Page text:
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Guard dog – St Mary’s Abbey, Dublin

Post by Paul Duffy

In medieval Dublin, dogs were used widely – for hunting, catching vermin and to guard premises and property. As well as guarding the households of the private individuals of the city, public institutions also employed guard dogs. In 1556 we have an example from the Dublin Assembly Roll that ‘The clerc of the commen haull of this cittie shall [...] keape watche hymselfe with a mastyve dogge nyghtlie’. This entry is interesting as it explicitly names the type of dog breed required as a guard dog – the mastiff. It is a safe assumption that such large dog breeds would have been used at the gates to the city and the castle to give the watchmen some extra bite when dealing with unwelcome visitors!

A mastiff-type ghunting dog in the Livre de la Chasse of Gaston Phoebus, Count of Foix, c. 1380

In 2019 our excavations at Little Mary Street identified the Cemetery Gate of the medieval Cistercian Abbey of St Mary’s. When, after the dig, we were tasked with creating a reconstruction drawing showing an everyday scene the medieval gate, the idea of depicting a guard dog was suggested by the artist Matthew Ryan. While the 12th-century statutes of the austere Cistercian Order explicitly forbade the keeping of pets, Walter Daniel, a monk of Rievaulx Abbey in Yorkshire, wrote in the 1160s that the Cistercians were known to keep “good barkers” as guard dogs. So showing a guard dog at the Cemetery Gate that gave access into the inner abbey precinct and all of its high status buildings, burials and relics made a lot of sense.

This gave rise to some interesting questions about the type of breed and also what that breed would have looked like in the medieval period. Initially we based the dog on the familiar modern breed of British mastiff, however some reading and consulting with experts (particularly Mike Loades) suggested that, in the medieval period, a guard dog may have had prick ears like the English Mastiff depicted by Aldrovandus in the later 16th century, much like the modern Perro de Presa Canario. An old Spanish breed influenced by dogs arriving in the Canaries with British sailors, this provided the model for the striped colouring of the St Mary’s guard dog who watches over the scene of a merchant carting off baskets of apples to market in this beautifully rendered 16th century scene by the artist Matthew Ryan.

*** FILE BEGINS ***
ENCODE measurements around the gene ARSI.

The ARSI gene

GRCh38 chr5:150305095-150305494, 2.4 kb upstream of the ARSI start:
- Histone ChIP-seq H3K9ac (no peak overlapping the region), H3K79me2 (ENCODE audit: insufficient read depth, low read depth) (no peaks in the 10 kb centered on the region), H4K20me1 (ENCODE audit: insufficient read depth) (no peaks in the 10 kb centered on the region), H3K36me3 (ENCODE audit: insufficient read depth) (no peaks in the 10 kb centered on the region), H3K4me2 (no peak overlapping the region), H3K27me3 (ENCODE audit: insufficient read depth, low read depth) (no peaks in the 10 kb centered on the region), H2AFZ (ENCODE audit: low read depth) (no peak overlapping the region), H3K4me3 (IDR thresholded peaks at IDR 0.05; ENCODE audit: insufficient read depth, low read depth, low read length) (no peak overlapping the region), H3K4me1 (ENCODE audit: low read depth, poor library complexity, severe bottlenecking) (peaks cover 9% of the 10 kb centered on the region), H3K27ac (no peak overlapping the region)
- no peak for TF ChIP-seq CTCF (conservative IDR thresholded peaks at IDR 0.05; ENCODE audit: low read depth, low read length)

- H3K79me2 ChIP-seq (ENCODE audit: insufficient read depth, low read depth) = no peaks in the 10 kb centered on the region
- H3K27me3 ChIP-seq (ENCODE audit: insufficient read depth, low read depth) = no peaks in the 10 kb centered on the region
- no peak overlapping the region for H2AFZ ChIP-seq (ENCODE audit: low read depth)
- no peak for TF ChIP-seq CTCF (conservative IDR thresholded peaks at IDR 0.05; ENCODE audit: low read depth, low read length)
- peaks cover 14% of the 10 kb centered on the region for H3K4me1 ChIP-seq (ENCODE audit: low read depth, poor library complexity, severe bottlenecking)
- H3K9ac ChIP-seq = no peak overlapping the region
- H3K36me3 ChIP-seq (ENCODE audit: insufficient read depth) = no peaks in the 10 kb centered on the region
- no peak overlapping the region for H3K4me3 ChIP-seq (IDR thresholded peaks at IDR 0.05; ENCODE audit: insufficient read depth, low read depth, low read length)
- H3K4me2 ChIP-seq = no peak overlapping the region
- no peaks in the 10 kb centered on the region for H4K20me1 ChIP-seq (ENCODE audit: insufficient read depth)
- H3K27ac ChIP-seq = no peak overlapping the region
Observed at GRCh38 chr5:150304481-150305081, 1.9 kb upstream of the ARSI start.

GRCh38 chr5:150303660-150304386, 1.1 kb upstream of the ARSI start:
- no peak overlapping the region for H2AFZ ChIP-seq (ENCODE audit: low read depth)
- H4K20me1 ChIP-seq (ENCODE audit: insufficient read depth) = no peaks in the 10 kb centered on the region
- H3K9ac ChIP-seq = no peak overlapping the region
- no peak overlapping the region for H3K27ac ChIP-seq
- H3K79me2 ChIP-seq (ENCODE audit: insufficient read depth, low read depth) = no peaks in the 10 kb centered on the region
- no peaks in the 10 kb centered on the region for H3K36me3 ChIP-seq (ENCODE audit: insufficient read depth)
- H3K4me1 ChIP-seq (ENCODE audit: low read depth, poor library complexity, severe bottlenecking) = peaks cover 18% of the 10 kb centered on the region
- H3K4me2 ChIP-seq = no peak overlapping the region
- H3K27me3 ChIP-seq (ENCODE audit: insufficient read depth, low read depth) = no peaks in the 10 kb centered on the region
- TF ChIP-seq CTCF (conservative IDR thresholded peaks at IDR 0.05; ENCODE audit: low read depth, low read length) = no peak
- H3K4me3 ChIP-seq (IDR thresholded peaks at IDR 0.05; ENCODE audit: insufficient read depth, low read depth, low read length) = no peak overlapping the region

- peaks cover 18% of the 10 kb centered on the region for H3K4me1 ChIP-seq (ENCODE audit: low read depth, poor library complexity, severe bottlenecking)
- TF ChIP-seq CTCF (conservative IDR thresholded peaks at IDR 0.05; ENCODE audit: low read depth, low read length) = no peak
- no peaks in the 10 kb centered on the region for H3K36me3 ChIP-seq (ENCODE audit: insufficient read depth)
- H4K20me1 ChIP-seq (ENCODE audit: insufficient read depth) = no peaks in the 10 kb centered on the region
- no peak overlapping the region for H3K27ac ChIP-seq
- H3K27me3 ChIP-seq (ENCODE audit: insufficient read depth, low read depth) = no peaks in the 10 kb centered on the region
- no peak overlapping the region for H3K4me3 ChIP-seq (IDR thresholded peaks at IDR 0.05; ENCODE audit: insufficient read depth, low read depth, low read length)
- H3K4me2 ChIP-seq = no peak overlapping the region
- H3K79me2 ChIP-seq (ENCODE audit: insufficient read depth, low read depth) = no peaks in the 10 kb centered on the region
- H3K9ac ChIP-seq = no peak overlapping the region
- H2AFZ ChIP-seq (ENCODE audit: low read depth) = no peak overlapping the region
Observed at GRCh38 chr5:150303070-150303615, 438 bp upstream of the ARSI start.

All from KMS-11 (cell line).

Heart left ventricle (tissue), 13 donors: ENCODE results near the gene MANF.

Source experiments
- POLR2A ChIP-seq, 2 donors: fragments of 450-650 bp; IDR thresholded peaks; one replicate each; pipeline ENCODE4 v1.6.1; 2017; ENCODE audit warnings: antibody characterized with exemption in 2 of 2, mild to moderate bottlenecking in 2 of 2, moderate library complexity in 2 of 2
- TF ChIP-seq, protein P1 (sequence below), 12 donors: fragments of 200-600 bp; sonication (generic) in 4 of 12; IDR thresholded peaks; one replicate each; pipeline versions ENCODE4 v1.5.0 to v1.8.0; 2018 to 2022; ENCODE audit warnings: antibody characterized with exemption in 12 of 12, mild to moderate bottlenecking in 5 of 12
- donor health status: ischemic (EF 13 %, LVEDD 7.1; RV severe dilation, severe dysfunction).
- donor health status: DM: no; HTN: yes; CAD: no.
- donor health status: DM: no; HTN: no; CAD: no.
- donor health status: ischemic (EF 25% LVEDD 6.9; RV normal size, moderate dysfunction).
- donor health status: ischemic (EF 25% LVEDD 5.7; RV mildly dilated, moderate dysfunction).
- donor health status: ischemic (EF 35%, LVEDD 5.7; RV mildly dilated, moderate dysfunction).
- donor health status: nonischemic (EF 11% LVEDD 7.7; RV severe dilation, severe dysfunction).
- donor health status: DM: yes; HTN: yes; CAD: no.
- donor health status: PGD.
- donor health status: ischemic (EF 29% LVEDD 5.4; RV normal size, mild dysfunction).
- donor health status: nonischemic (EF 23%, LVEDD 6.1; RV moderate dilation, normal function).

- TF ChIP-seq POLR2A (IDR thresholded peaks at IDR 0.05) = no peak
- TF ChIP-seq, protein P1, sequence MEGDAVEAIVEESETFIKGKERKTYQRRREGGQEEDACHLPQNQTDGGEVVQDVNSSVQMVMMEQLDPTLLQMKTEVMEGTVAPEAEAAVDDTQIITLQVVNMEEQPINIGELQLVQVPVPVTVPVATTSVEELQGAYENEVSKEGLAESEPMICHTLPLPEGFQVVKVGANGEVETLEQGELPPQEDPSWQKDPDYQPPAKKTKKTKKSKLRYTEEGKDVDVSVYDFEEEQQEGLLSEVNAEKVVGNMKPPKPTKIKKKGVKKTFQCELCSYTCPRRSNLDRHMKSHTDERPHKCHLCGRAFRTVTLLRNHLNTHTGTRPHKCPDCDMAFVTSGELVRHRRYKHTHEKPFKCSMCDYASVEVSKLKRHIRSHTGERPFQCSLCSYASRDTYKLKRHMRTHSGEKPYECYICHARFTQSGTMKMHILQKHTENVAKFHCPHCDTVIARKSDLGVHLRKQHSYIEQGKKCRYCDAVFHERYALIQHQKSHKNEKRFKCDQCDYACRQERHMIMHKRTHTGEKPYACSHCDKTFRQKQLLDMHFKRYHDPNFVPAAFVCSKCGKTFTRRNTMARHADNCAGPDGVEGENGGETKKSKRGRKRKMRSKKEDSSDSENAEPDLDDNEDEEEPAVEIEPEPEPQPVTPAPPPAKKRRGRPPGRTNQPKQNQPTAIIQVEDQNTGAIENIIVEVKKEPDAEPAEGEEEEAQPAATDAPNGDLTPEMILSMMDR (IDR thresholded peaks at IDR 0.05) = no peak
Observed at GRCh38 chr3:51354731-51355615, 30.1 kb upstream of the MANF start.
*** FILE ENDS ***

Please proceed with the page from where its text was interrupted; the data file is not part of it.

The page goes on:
Early version of the St Mary’s dog with drooping ears and jowls.

‘Canis bellicosus Anglicus’ Aldrovandus (1522-1605)

Modern Perro de Presa Canario


Mike Loades 2020, Dogs: Working Origins and Traditional Tasks (White Owl, Barnesly).

Matthew Ryan Historical Illustrator:


We are running a Crowdfunding campaign until August 13th, please help and spread the word so we can radiocarbon date our archaeological dogs in our project. Lots of ways for you to be involved, from naming a archaeological dog which will use to label the bones throughout our analysis, lots of hoodies and T-shirts for all ages, eco drinking bottles and special Backer's online talks throughout the project for updates and exclusive previews of the results and discussions.

For Assistant Dogs' reward, for every 25 we give 5 to help other dogs in Dogs Trust Ireland and 5 to help horses and dogs rescues in My Lovely Horse rescue. How does your howl sound? You can record your own AWOOOO howl which we will use to announce our social media and outreach/conference talks, can you do better than our PI, Ruth's in the video?

Please help us discover more about these dogs and horses within human societies over a 1,000 years ago and let is gain insight into the wonderful human-dog/horse bonds that existed. Spread the word if you can, every little bit helps. Thank you!

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